A Day at the Spa, Ancient Egyptian-Style
Sitting in bubbling whirlpool, wearing a facial mask of the latest high tech anti-ageing concoction, it can be difficult to imagine the existence of a spa in an era without running water or electric lights.
And yet, the ancient Egyptians had a number of beauty rituals, many of them strikingly similar (in spirit, anyway) to those offered at contemporary health and beauty havens, such as the Spa and Wellness Centre at Four Seasons Hotel Cairo at The First Residence.
The following is a brief look into some of the pampering indulgences of the queens and pharaohs:
The ancient Egyptians were among the first to use muscle and tissue manipulation as a therapeutic tool. Records of hand and foot massages have been found on temple walls, with reflexology and the application of essential oils sometimes taking the place of surgery.
Bathing & Moisturising
Hygiene was important in Egyptian society, and baths were treated as a ritual. Crocodile excrement and cleansing pastes made of natron (mineral salt) with sodium bicarbonate (baking soda) were popular. Afterwards, oils and creams were rubbed into the skin to protect it from the desert sun. So important were these substances made from animal fat and plant ingredients such as olive, sesame, and balsam that they were often used as a means of payment for employees.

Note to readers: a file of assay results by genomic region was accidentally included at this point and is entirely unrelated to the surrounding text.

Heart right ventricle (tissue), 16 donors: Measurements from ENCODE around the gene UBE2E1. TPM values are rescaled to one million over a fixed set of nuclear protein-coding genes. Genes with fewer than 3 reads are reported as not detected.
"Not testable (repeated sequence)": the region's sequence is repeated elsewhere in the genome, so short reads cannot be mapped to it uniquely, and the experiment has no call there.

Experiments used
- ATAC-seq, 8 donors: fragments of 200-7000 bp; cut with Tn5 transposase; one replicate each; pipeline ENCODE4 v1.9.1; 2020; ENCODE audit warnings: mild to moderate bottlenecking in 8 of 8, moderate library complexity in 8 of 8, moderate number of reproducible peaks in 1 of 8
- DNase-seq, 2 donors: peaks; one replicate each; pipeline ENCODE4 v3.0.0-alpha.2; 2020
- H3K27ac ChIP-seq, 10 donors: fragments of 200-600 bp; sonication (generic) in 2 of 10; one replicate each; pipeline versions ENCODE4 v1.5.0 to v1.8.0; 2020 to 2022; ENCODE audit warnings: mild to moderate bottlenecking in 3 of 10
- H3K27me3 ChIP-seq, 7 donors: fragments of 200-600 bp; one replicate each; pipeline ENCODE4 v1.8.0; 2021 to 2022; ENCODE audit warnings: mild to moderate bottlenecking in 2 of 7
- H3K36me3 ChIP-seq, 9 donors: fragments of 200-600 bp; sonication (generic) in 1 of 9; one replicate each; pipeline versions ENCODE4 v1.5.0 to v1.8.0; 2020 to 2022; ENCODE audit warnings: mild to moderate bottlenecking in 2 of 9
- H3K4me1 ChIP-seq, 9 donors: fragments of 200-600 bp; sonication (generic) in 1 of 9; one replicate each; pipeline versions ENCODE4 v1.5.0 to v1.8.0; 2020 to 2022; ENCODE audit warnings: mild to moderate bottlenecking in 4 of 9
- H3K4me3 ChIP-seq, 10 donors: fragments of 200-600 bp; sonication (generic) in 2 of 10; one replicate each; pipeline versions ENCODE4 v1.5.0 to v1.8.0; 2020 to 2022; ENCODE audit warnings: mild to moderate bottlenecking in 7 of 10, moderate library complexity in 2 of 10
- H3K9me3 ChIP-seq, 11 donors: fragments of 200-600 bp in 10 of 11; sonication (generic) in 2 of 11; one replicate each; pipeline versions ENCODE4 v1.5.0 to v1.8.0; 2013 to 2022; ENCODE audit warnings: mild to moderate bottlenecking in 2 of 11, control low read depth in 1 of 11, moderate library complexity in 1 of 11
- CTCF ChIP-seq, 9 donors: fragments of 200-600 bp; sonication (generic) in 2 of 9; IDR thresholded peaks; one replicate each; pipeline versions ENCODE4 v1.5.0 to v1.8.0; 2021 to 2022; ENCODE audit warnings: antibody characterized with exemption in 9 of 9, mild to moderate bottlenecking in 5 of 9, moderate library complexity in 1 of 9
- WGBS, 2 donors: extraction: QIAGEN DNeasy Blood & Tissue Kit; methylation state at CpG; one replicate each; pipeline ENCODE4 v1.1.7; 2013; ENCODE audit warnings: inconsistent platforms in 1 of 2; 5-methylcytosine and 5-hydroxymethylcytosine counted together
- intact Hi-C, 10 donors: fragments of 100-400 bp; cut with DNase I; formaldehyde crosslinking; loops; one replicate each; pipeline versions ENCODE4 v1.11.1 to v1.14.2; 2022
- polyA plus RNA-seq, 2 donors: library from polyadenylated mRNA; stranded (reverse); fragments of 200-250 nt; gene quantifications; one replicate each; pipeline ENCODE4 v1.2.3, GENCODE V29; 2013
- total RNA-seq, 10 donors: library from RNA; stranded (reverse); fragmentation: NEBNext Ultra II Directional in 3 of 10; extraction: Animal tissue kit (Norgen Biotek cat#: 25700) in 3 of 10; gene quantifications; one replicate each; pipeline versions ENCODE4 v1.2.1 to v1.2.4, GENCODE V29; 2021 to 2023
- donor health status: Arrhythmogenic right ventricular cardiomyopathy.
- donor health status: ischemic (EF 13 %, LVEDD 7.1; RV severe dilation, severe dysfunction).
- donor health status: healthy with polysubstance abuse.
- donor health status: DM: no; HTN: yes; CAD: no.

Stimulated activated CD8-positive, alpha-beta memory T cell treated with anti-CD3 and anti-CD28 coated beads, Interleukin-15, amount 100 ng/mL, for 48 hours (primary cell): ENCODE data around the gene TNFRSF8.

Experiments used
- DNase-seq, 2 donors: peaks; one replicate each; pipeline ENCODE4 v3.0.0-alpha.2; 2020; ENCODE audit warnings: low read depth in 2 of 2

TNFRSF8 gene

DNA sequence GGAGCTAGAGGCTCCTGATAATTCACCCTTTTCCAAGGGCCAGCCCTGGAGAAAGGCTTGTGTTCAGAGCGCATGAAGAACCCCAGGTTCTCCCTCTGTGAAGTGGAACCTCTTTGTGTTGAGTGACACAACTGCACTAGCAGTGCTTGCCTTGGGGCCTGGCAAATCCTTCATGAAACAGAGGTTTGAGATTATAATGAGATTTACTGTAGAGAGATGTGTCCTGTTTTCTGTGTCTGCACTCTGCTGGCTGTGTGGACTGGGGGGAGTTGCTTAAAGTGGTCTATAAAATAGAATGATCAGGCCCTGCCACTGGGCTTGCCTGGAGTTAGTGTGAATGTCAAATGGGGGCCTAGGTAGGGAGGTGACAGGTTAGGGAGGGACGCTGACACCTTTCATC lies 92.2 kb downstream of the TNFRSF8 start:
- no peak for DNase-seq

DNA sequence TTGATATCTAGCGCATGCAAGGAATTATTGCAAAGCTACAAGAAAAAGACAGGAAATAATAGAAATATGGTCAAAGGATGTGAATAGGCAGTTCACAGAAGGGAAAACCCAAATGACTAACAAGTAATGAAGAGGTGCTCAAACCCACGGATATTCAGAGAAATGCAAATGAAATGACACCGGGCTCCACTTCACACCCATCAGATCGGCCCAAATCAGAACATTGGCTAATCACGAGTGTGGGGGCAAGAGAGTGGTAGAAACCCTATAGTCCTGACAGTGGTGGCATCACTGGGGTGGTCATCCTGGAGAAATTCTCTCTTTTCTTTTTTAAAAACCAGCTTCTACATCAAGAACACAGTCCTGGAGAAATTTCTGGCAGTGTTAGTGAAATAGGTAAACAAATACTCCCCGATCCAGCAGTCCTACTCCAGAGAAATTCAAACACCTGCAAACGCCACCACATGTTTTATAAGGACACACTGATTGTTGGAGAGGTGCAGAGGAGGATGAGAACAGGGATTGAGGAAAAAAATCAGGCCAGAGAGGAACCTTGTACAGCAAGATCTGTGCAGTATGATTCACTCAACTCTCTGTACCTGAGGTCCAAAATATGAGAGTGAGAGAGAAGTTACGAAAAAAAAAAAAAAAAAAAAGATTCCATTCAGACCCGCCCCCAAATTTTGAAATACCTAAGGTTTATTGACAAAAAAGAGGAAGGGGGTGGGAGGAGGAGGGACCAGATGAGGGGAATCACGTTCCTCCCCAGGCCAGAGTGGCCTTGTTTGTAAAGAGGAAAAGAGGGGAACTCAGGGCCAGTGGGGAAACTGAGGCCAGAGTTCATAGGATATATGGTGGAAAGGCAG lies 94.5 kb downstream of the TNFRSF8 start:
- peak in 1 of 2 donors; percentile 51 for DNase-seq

Most are aware of the Egyptian penchant for eye makeup, but what about before the makeup goes on? Archaeologists have uncovered evidence of cleansing creams made of milk and honey as well as chalk and oil. Facial masks were made of ant eggs mixed with paint (thought good for clogged pores) and butter mixed with barley (for acne spots).
Looking young was goal, even though most individuals during this time didn’t live past forty. Wrinkle fixes included frankincense gum, moringa oil and cyperus grass (also used in making papyrus, another Egyptian staple) mixed with fermented plant juice or gall of ox blended with powdered ostrich egg.
Hair removal, including shaving and waxing, was practiced by many segments of the Egyptian population, including priests. The latter started the application of creams to soften the skin. Next, a mixture of sycamore gum, cucumber, oil, fly dung and raven’s bone was applied to grip and lift the hair. Finally, tweezers were used to finish the job.
You can find more modern (and no doubt, luxurious) versions of the above treatments at the Spa and Wellness Centre at Four Seasons Hotel Cairo at The First Residence. Whether you opt for a Pharaonic massage or an Essence of Egypt treatment package, rest assured you’ll be paying homage to a glamorous tradition that began long ago.